Orangery CAD design
This orangery will have a contemporary feel and incorporate large floor to ceiling windows and folding-sliding doors.
Rather than use the same woodgrain effect uPVC windows that are on the main house, the clients have chosen to make the orangery a feature in its own right and opted to go for hardwood frames that will be painted a subtle Farrow and Ball colour.
Conservatory St. Albans
Phil is dodging rain showers to try and get the walls built for this conservatory in St Albans. We’re using a Flemish Bond with snapped headers to match the brickwork on the main building.
It can be tricky when joining brickwork to two existing walls; it is not unusual for the brick levels on the existing house to run out. This means that if we match the brick gauge at one side, build our walls level, they would not line up with the brickwork on the other end. However on this job things are ok.
If they weren’t, we would have to match the gauge at the most prominent end and disguise the misaligned joints with a down-pipe at the other. The other alternative when faced with such a scenario would be to run our new brickwork out of level, but then this would show up on the conservatory frames and create greater problems.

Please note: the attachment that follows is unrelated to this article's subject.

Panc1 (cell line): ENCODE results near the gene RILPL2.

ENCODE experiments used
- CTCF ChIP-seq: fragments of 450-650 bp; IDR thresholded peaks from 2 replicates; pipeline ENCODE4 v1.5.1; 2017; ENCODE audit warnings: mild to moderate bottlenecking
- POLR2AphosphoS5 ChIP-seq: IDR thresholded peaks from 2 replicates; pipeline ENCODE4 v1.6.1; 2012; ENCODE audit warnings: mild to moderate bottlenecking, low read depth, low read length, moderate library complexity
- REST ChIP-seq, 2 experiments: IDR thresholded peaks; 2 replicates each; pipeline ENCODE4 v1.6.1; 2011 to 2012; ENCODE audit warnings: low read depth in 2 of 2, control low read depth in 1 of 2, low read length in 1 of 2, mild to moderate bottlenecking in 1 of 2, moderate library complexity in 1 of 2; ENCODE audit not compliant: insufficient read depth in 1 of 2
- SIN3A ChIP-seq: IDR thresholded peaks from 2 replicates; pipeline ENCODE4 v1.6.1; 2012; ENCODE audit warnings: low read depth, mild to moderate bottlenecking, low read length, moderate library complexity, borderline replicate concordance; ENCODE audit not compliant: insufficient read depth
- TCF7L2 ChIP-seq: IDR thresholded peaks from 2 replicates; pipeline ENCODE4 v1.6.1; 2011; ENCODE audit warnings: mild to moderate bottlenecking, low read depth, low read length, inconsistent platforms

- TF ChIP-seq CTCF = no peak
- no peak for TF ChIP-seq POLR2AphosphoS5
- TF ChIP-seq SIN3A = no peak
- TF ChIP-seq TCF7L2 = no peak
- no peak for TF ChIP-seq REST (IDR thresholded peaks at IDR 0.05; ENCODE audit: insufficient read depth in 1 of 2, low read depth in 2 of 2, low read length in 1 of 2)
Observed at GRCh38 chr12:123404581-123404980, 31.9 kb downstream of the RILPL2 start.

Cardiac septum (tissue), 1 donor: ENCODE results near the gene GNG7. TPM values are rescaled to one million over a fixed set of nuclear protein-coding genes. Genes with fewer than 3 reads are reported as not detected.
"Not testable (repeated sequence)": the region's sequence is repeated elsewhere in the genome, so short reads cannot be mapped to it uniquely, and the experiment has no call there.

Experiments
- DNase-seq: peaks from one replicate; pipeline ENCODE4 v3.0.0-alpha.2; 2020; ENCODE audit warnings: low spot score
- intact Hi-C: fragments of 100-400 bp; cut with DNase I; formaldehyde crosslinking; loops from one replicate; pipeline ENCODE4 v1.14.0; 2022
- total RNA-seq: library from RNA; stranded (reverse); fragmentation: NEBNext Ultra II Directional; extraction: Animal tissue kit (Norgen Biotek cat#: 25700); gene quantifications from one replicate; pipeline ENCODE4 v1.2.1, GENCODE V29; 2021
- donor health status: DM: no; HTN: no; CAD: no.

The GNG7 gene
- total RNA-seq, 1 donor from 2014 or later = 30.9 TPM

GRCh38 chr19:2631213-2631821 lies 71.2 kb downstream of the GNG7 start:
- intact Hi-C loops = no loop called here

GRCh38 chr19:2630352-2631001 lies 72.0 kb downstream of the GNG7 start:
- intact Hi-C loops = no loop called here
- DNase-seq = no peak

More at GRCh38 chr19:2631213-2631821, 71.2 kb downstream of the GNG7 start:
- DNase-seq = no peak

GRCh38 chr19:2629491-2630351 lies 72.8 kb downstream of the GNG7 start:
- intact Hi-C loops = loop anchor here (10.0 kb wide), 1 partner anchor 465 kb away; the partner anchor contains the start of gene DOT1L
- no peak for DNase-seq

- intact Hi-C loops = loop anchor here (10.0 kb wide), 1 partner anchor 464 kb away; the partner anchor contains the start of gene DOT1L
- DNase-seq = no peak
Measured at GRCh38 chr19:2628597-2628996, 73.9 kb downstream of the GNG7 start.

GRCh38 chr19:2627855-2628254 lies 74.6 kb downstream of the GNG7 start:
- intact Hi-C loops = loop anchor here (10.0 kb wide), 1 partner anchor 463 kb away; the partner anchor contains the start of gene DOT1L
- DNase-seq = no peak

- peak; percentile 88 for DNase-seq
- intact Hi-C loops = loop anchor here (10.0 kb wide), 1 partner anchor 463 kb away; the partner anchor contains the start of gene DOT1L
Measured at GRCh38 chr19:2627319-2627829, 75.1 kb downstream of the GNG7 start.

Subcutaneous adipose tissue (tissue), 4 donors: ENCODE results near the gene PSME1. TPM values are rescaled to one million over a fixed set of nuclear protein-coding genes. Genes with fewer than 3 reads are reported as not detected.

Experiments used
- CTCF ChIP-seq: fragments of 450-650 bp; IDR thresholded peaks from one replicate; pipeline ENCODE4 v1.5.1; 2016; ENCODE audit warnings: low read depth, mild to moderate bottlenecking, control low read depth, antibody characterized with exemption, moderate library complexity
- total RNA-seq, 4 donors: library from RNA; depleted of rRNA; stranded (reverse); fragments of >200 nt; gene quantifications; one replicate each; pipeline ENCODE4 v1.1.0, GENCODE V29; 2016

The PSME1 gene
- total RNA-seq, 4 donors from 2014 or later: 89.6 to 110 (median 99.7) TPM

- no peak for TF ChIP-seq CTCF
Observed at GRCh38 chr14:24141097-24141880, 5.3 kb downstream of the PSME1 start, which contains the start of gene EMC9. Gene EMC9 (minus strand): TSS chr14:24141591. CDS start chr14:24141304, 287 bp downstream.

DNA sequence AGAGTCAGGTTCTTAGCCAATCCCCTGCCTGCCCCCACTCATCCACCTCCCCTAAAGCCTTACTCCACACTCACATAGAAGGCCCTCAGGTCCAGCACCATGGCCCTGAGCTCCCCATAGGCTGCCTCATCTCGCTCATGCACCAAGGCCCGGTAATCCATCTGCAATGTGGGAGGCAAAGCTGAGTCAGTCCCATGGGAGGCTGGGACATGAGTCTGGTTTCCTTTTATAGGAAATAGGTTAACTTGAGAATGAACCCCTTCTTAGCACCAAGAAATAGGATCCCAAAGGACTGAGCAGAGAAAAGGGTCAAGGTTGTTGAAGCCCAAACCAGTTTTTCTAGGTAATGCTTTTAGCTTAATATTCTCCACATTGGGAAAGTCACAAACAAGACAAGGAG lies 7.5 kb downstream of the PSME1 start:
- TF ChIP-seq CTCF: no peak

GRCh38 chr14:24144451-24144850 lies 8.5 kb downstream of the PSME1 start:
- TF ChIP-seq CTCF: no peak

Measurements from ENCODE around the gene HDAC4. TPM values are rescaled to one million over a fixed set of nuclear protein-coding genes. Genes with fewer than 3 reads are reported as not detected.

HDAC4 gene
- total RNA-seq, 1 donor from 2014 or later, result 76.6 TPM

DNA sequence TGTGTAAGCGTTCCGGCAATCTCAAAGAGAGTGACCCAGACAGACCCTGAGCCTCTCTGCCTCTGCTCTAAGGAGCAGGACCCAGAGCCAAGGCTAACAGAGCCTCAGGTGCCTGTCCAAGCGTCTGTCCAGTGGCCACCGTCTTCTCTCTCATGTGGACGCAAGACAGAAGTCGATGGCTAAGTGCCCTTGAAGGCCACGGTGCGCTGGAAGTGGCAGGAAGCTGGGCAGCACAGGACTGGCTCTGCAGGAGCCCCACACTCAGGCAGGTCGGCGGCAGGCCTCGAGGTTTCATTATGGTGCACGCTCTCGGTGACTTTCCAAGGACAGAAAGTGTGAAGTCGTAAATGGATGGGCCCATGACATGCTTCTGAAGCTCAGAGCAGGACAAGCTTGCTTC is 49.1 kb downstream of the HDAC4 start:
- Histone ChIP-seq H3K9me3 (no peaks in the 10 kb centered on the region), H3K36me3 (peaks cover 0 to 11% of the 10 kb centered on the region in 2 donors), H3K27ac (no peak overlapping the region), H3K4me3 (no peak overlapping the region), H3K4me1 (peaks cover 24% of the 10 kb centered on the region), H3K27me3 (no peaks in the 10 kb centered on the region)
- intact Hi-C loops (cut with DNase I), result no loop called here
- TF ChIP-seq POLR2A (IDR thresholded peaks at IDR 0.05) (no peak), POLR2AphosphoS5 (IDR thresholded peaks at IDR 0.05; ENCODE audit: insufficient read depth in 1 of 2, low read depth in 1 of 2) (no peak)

We occasionally get similar issues when joining to two floors that are supposed to be the same level. I wasn’t aware that M.C. Escher built houses?
Conservatory Cad- St. Albans
The sloping house roofs on two sides present a slight technical challenge. An orangery roof would have been easier in some respects, but the clients specifically wanted a conservatory to allow as much light as possible into the adjoining rooms. The will require a box-gutter on two sides.
The size of the conservatory is fixed by the two existing walls, although it would be possible to project beyond the rear building line of the house, the clients do not want to do so.